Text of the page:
Namibia: Enjoy the Journey

TRAVELLING from Windhoek to Katima Mulilo takes time, about 13 hours of driving. Tourists like the route, as it takes them to the spectacularly magnificent Victoria Falls and the Chobe National Park, jam-packed with wildlife.

Tourists cite the journey as being a highlight of their Namibian experience, as they get to see up close the country's cultural diversity. Namibia's far north-east extends into central southern Africa, and is the only place on earth where four countries, namely Namibia, Zambia, Botswana and Zimbabwe share a border.

Katima Mulilo is the administrative centre of the Zambezi region, one of Namibia's 14 administrative regions, formerly known as the Caprivi. The fast-growing town serves as the geographical region's commercial hub, attracting cross-border shoppers from neighbouring Zambia and Botswana.

Travelling the route to reach the destination of a work assignment I decided on as an analogy. I would compare my travels to an entrepreneurial journey, one typically encountered by many a Namibian entrepreneur.

Like an entrepreneur musters resources and then prepares carefully before embarking on an entrepreneurial journey, I checked the vehicle for roadworthiness, filled the fuel tank, and checked the tyres, oil and cooling system. I adjusted the seat and rear-view mirror for comfort, and then headed out.

Travelling north, one is easily lulled into a false sense of security, as the road exiting the northern side of Windhoek is a lovely, newly-constructed highway. It entices one to speed, but constraint is necessary, and one must remind oneself that there are traffic rules and speed restrictions to adhere to. The same applies in business. Abide by rules and regulations, or you will encounter problems from the onset as you embark on that entrepreneurial journey.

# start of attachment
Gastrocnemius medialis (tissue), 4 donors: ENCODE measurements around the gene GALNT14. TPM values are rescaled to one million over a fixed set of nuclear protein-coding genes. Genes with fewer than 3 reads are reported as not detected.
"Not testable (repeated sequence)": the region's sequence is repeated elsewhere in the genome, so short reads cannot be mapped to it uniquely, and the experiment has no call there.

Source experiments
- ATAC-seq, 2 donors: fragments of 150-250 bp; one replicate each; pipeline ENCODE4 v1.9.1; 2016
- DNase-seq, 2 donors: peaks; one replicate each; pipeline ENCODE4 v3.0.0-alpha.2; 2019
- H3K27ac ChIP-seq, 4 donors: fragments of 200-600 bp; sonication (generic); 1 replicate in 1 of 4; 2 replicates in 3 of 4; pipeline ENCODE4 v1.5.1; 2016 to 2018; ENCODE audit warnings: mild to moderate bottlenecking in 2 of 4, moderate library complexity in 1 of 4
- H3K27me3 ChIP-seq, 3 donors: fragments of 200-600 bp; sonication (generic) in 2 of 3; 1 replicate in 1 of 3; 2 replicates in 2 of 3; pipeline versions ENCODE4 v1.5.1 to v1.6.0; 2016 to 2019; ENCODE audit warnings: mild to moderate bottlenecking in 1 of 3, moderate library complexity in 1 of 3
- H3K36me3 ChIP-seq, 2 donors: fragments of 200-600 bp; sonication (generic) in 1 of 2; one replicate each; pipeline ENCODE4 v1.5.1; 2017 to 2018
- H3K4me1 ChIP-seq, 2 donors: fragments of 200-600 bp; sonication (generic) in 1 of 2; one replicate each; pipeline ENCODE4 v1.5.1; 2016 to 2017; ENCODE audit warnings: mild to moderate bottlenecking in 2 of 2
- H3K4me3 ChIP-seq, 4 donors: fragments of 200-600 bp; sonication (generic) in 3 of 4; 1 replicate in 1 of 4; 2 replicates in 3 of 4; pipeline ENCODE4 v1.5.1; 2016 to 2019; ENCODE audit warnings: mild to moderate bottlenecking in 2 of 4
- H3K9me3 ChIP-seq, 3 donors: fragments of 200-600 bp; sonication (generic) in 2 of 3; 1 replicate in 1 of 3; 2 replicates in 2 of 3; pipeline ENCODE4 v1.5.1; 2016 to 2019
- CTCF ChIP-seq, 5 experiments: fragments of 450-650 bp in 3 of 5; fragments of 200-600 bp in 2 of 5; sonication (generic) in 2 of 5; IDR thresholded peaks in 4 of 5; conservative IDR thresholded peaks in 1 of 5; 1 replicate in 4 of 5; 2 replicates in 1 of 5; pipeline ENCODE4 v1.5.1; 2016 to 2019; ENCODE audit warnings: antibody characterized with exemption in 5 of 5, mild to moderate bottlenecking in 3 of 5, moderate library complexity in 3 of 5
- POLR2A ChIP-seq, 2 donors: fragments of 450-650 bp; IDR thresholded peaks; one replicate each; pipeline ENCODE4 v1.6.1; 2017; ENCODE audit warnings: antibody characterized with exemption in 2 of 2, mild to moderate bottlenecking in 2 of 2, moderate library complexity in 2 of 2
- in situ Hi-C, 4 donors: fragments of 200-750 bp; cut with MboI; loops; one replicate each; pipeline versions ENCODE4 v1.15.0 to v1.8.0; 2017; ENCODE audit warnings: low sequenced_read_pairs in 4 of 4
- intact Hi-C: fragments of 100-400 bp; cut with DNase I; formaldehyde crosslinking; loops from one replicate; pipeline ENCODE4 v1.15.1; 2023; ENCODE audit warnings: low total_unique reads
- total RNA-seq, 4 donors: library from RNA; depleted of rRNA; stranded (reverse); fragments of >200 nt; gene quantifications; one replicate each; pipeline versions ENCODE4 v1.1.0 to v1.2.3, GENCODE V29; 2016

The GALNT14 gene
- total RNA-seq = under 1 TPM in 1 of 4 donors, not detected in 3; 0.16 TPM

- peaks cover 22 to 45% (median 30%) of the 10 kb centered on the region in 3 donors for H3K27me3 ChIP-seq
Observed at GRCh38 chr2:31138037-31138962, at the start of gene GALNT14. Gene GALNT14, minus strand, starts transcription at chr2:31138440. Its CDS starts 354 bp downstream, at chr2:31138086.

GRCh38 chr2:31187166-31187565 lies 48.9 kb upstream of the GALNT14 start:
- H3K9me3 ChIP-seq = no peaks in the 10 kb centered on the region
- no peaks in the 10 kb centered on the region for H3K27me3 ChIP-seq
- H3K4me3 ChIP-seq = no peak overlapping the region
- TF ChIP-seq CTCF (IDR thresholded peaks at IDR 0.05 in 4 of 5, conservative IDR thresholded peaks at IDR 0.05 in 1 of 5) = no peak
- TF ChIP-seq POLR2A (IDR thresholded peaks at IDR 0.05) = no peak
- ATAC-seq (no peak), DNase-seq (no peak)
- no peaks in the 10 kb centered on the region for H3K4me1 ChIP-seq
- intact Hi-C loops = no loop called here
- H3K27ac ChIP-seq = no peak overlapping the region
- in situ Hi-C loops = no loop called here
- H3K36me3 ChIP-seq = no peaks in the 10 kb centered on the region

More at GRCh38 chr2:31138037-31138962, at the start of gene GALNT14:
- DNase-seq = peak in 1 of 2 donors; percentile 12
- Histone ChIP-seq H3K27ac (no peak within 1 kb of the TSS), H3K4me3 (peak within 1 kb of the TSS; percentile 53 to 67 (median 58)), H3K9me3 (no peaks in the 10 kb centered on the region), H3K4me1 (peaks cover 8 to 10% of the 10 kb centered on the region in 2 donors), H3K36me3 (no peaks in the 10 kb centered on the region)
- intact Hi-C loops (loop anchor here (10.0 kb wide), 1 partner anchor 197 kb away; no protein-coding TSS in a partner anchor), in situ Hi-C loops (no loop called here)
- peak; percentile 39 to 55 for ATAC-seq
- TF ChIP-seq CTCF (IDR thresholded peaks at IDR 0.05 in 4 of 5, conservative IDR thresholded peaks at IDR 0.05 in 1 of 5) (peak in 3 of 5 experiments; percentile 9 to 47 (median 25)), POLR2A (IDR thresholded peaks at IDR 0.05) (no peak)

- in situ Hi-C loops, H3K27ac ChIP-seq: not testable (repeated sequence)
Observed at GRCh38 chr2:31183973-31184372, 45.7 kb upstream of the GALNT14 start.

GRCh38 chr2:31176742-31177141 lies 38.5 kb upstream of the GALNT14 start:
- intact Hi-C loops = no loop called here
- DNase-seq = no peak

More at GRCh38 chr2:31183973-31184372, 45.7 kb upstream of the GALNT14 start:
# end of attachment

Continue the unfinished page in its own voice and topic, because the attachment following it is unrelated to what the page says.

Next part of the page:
Irritated and at times much annoyed by the driving style of other motorists, I adopted a defensive driving style, where one considers other motorists potentially reckless, irresponsible and even idiotic. I was constantly on the lookout for speedsters, and slowed down to let them pass, thereby eliminating the potential risk of some fool overtaking on a blind rise or dangerously close to oncoming traffic.

The analogy here with business is to allow competitors space to do silly things, and thereby face the consequence of their actions in the form of an accident and the demise of their enterprise, or paying a costly financial penalty.

Just like an entrepreneur must maintain control of their enterprise or run the risk of sloppiness, substandard customer service delivery or inefficiency creeping in, both hands on the steering wheel all the time, helped me keep control of the vehicle.

Periodically, I checked the rear-view mirror for potential hazards approaching. But it was merely a glance, and not a stare. My eyes were on the road ahead, as that was where the greatest risk would emanate from.

In business, it is important to know where you are coming from, but more important to know where you are going, or wish to go to. For a vehicle driver, the human and animal hazards are ahead, and not behind. Isn't that somewhat similar in business?

There are stretches of the road where markings have faded, but I just had to remain alert and take care. The same in business, isn't it? As those lines between what's right or wrong, good or bad, are often blurred, it requires concentration, integrity, honesty, steadiness and perseverance.

Entrepreneurs pause, take breaks and in this way look after their own well-being. So, I did the same on my journey, broke the monotony of a long journey by listening to music, stopping for breaks and taking time to view Namibia's lovely landscape.

Entrepreneurs, enjoy the journey, and continue doing a great job growing Namibia's economy.

* Reach Danny Meyer at danny@smecompete.com

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